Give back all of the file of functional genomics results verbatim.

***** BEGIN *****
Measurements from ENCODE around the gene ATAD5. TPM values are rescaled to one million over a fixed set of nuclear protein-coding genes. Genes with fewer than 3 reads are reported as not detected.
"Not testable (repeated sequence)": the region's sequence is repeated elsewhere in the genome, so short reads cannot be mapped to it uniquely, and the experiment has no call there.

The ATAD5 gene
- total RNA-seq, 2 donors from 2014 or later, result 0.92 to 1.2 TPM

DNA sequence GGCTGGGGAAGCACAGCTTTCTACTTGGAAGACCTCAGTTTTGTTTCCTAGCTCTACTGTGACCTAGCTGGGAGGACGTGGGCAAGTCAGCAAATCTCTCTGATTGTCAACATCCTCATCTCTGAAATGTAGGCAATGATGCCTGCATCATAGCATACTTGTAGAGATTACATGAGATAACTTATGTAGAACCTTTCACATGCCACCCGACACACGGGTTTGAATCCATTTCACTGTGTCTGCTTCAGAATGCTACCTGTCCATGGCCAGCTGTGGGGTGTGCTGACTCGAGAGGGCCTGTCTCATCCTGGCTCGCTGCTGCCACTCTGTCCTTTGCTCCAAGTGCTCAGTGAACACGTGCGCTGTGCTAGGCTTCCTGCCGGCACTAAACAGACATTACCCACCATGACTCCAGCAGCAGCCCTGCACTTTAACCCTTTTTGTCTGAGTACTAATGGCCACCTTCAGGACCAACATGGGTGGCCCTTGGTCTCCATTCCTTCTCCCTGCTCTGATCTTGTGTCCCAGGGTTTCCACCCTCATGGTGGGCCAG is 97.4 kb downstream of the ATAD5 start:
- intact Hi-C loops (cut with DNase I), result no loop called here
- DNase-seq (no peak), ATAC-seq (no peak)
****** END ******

Measurements from ENCODE around the gene ATAD5. TPM values are rescaled to one million over a fixed set of nuclear protein-coding genes. Genes with fewer than 3 reads are reported as not detected.
"Not testable (repeated sequence)": the region's sequence is repeated elsewhere in the genome, so short reads cannot be mapped to it uniquely, and the experiment has no call there.

The ATAD5 gene
- total RNA-seq, 2 donors from 2014 or later, result 0.92 to 1.2 TPM

DNA sequence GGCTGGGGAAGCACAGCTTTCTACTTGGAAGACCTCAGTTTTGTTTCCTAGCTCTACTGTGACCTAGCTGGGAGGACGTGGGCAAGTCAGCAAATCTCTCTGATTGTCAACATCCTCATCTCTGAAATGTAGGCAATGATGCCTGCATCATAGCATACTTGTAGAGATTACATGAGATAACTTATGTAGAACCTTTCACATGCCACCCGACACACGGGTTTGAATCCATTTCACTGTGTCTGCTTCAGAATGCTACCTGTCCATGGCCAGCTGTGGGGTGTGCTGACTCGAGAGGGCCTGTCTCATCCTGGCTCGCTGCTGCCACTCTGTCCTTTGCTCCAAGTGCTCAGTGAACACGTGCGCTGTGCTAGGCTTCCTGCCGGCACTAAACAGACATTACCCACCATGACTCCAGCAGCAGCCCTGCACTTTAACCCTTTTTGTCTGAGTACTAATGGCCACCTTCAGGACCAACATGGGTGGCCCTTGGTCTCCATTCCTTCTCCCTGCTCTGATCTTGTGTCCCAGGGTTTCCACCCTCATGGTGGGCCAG is 97.4 kb downstream of the ATAD5 start:
- intact Hi-C loops (cut with DNase I), result no loop called here
- DNase-seq (no peak), ATAC-seq (no peak)